Michelangelo once said, “If people knew how hard I had to work to gain my mastery, it would not seem so wonderful at all.” The practice of law—a profession filled with rewarding challenges and triumphs—is not without sacrifice.
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Last month, Deputy Attorney General Sally Q. Yates issued a memorandum entitled “Individual Accountability for Corporate Wrongdoing” (Yates Memo). The Yates Memo directs federal prosecutors across the nation to “hold to account the individuals responsible for illegal corporate conduct.” The memo details six steps that the DOJ will undertake in this renewed mission to prosecute individual corporate executives. The guidance includes the mandate that corporations must give the government “all relevant facts” pertaining to the individuals that were involved in the alleged corporate misconduct in order for the corporation to be eligible for “any cooperation credit.”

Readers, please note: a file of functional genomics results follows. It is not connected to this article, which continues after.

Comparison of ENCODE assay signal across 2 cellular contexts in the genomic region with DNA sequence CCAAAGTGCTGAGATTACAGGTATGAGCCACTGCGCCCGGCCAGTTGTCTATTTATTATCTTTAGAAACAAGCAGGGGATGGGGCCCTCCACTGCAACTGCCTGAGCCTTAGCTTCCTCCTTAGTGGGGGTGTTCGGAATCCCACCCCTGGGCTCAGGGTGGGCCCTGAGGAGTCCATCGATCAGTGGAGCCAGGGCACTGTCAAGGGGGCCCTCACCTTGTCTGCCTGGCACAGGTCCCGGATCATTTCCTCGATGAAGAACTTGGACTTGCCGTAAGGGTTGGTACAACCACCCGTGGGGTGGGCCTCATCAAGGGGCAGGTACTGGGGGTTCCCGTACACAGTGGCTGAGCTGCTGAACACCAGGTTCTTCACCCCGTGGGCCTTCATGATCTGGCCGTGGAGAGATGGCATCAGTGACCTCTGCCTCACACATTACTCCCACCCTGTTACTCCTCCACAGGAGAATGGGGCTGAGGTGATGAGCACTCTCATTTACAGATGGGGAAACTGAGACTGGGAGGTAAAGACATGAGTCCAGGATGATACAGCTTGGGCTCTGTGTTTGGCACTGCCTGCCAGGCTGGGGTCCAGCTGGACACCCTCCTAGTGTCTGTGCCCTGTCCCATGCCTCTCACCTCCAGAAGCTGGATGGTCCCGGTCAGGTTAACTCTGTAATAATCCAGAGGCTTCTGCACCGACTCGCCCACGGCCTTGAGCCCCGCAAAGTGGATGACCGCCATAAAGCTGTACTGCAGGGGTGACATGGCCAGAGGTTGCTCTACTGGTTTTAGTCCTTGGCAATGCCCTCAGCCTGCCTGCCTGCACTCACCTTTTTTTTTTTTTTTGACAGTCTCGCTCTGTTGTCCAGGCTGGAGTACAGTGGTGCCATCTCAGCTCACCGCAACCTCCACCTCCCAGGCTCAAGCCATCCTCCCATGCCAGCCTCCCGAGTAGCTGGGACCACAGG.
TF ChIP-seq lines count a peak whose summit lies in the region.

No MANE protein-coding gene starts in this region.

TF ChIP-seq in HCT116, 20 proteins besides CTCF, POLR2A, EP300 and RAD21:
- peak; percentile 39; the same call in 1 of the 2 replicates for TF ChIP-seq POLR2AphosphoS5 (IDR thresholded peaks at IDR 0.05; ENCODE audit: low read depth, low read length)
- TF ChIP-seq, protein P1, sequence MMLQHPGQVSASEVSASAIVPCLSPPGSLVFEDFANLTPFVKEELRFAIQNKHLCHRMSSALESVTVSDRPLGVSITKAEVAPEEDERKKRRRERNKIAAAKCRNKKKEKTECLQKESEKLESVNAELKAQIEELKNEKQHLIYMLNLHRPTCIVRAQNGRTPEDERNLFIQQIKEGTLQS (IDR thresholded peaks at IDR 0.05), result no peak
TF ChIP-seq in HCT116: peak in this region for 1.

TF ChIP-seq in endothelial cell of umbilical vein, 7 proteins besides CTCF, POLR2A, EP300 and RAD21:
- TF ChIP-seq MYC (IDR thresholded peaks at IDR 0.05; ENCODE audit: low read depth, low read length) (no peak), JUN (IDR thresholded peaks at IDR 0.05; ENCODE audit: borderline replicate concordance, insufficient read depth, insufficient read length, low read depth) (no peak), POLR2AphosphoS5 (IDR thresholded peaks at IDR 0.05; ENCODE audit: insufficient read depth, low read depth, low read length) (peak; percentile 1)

On December 10, the Second Circuit Court of Appeals issued its widely-anticipated decision in the appeal of the insider trading convictions of Todd Newman and Anthony Chiasson. The convictions were among dozens obtained in recent years by Preet Bharara, the United States Attorney for the Southern District of New York, who has made cracking down on insider trading one of his highest priorities. In a decision that sharply rebuked the prosecutorial strategies employed in cracking down on insider trading, the Second Circuit concluded that a higher standard was required to hold individuals liable for insider trading – particularly those individuals removed by several degrees from the original “tipper.” Ruling that the jury instructions given in the Chiasson and Newman cases was flawed, the Second Circuit not only unanimously reversed the convictions, but also dismissed each case with prejudice.